Fancy new scheduler brings organization to holiday chores


November 05, 1993|By LOURDES SULLIVAN

Another Halloween safely past!

Phew. I didn't think we'd make it, what with the rain and cold making for an abbreviated trick or treat session.

This means the serious holiday season is about to begin.

At our house we've discovered that with five exceptions, every relative and friend has a birthday between Halloween and Valentine's Day.

That's right, during the season when it gets dark early, we have birthday parties and holiday trips to coordinate, and zillions of gifts to buy.

The situation got so chaotic, I broke down and bought a fancy scheduler.

Now I can keep track of everything. We've already decided what to get everyone for Christmas, and for most of the birthdays. Our Christmas cards are addressed.

All this organization from a woman who can never find her shoes, who's afraid of getting glasses because it's another item to keep track of, and who has yet to return a library book on time.

Sometimes I don't recognize myself. This must mean the age of miracles is not past.


More news from Laurel Woods Elementary: Today is "disAbility Awareness Day."

Judy Rice, the Gifted and Talented resource teacher, invited Anne Wode and her disAbility Awareness Program to the school for the entire day.

Bill Demby, a double amputee, will speak to the students, demonstrate wheelchair basketball and invite students to play.

Mr. Demby has been featured in DuPont television commercials and has been a frequent television talk show guest.

Others who will visit the school have a variety of disabilities and illnesses, such as Tourette's syndrome, deafness, blindness, HIV infection and lung cancer.

Each guest will visit the classrooms to meet with students and answer questions.

In the afternoon, Fidos For Freedom will demonstrate the abilities of seeing eye and hearing dogs.

Members of the fifth-grade classrooms are vying for the role of escort for the day's guests.


Bollman Bridge's PTA sponsors a family film tonight. For one night only, come see "Aladdin" on a big screen with other families.

The movie is playing in the middle school across the parking lot: Patuxent Valley Middle School.

As always, admission is $1; the popcorn and soda are cheap, easy on the family budget.

Come see Robin Williams' version of a demented genie.


Speaking of Bollman Bridge Elementary, last Friday, the school held its annual Halloween parade, so kids could show off their costumes to each other.

Kudos for creativity go to the three young friends dressed as the three blind mice; to the young man in his Sunday suit, carrying a briefcase overflowing with monopoly money, who went as the roaring '80s; and to the principal, Glen Heisey, who dressed as a snowman.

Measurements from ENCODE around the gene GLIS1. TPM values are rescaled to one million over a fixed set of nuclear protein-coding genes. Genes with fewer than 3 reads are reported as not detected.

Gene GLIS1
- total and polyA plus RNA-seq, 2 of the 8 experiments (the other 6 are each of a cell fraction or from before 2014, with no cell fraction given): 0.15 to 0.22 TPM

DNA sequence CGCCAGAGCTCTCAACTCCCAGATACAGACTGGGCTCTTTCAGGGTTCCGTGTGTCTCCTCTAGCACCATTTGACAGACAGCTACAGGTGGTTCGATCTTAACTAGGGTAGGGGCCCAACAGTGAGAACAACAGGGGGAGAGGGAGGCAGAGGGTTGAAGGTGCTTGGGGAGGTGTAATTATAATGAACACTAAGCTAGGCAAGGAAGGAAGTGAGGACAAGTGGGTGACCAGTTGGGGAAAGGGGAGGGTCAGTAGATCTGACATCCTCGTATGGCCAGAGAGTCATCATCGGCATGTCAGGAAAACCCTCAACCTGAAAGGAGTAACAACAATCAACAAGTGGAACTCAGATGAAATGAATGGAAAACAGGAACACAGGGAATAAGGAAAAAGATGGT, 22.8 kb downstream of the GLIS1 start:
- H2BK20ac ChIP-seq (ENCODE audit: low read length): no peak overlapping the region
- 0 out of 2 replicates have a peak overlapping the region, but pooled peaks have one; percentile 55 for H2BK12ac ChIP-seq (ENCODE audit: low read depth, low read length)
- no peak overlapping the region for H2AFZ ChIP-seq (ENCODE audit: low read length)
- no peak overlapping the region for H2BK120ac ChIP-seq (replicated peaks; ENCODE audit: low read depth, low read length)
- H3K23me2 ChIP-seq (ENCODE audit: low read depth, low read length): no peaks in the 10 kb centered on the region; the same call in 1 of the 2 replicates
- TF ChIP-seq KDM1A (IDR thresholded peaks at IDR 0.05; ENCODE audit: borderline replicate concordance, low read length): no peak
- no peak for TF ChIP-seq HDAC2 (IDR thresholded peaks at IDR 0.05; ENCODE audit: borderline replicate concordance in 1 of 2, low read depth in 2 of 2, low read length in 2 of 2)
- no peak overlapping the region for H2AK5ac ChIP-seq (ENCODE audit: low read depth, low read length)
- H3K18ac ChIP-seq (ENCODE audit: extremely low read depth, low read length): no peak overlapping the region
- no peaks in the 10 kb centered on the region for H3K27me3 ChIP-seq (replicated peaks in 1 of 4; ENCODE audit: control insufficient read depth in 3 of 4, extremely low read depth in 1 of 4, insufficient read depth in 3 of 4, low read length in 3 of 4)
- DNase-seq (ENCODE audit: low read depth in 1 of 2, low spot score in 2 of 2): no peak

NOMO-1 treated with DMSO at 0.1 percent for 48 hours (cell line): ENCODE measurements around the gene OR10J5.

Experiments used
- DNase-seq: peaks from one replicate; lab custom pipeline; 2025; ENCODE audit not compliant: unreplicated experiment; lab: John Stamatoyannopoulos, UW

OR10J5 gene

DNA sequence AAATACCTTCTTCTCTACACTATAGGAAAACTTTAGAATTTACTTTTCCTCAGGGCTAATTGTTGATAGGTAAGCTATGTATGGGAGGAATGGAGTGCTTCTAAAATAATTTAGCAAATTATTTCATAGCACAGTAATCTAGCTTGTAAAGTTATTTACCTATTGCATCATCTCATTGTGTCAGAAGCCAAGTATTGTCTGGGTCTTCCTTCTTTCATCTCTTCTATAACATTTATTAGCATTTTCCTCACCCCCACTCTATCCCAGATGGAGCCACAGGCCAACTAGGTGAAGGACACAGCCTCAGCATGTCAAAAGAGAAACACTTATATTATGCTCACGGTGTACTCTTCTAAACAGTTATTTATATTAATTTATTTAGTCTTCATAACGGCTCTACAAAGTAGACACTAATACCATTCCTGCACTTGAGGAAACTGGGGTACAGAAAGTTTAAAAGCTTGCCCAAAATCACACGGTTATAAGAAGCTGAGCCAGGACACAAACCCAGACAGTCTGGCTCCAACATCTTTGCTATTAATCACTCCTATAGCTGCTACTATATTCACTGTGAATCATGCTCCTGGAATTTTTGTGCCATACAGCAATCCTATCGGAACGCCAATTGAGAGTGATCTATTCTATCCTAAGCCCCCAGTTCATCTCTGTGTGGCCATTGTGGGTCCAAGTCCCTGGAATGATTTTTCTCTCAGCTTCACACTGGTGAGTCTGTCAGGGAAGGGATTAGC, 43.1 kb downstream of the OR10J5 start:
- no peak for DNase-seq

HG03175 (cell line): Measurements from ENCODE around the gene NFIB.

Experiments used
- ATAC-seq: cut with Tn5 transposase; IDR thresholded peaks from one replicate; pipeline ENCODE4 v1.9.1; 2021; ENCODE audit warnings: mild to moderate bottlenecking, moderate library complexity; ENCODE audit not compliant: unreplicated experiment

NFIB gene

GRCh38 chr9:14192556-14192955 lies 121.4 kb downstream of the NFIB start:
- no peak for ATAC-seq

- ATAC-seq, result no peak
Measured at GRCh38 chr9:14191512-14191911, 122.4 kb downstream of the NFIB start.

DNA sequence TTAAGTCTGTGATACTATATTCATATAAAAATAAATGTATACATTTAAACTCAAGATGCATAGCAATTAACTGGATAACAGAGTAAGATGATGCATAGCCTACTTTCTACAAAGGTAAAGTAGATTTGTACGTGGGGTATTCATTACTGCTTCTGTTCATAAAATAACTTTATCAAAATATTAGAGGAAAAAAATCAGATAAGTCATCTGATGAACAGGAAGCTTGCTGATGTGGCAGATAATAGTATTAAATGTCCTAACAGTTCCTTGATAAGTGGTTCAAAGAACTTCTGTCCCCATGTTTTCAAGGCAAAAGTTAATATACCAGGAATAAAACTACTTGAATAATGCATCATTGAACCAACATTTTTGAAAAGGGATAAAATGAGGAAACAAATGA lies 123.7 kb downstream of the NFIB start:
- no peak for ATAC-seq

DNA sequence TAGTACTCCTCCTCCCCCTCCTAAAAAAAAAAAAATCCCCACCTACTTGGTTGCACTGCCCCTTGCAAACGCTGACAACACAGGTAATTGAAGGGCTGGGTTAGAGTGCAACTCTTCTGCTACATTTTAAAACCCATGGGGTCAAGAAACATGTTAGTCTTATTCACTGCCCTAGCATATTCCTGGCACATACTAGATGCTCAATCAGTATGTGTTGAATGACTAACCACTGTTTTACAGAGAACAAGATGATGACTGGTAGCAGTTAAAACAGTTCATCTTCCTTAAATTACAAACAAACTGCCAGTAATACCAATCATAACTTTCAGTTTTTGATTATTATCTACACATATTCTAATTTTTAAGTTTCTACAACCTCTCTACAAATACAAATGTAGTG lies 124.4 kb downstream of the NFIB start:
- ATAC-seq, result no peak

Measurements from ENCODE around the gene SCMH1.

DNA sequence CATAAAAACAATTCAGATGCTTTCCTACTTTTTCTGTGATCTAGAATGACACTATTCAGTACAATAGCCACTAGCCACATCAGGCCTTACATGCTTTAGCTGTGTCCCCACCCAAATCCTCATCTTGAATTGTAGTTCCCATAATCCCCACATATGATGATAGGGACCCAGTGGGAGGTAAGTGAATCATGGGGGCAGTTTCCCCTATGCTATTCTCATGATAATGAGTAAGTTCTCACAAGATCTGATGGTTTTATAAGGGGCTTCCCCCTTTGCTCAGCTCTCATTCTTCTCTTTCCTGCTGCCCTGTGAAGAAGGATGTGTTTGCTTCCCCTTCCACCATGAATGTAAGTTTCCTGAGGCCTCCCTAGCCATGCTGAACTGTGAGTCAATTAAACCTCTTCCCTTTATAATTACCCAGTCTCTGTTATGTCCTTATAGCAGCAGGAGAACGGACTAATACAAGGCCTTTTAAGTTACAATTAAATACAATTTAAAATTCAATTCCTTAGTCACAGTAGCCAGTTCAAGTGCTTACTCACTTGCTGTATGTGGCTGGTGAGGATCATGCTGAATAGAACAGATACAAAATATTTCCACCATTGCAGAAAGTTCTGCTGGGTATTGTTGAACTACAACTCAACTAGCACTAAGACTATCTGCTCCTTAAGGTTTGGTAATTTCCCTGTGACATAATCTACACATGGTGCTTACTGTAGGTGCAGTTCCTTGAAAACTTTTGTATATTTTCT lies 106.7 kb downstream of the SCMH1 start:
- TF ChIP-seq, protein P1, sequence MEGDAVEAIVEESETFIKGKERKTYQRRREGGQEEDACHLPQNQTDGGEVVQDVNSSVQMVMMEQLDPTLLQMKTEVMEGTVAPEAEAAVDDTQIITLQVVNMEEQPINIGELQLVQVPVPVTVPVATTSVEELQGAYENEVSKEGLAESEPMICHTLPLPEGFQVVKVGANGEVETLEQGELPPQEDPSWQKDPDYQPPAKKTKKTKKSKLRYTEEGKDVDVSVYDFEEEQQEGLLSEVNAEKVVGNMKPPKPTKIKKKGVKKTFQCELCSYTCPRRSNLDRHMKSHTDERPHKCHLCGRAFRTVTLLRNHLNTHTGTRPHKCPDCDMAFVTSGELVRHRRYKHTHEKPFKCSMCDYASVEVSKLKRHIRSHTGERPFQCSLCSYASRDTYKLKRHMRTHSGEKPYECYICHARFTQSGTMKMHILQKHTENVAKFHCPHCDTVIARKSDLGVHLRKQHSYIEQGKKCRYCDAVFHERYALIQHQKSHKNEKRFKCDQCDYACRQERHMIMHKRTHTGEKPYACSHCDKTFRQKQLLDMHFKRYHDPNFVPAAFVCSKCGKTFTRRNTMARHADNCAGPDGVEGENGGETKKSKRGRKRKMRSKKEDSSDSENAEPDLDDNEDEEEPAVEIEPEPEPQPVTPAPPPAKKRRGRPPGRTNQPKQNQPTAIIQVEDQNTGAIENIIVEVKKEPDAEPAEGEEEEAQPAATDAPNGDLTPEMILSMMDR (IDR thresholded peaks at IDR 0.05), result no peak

Ray Miles, the music director of Savage's Methodist Church, is ++ back with the baton, ready once again to tackle Handel's "Messiah" for charity.

Last year, Mr Miles assembled singers, sponsors, an orchestra, a chorus and a site, and turned them all into the first-ever "Messiah" performance in this town.

He wanted to bring Handel's "Messiah" to people who ordinarily wouldn't get a chance to hear it, such as families with young children, so he made the concert free.

Because the original performance of the "Messiah" was a fund-raiser for the victims of the Irish Potato Famine, Mr. Miles requested donations for four charities that combat hunger.

The concert was a rousing success, and raised more than $2,000.

Well, he's doing it again!

This year he is being ably assisted by Leslie Knight and Ed Lewis as music directors.

There's still time to join the chorus, which is a great way to meet the neighbors if you're new to the area. Call Ray Miles at (301) 604-0703.

Call Connie North at (301) 725-4951 to sponsor the concert or to run an ad in the program, which helps defray the cost of the concert.

Mark your calendars for 7:30 p.m. Dec. 7 for a performance held in the Great Room at Savage Mill.

Come hear two dozen of your neighbors, four professional singers and an orchestra performing some of the most famous holiday music.


The Savage Homemakers, really the Savage branch of the Maryland Association for Family and Community Education, will hold this month's meeting at the Savage Fire Hall instead of at Carroll Baldwin Hall.

This month the homemakers have volunteered to remove the old uniform patches on the firefighter's jackets and replace them with new ones on Nov. 11 and 12, beginning at 10 a.m.

The Ladies Auxiliary of the Savage Volunteer Fire Company will play hosts and provide lunch.

Charlotte Watts, the president of the homemakers, extends a welcome to anyone who might like to come, but she's especially looking for those who can sew.

If you have a lightweight, free-arm sewing machine or a seam ripper, bring those along for a modern version of a sewing bee. The fire hall is at 8925 Lincoln Street, Savage.


Several of the area churches hold a joint Thanksgiving service at the end of this month.

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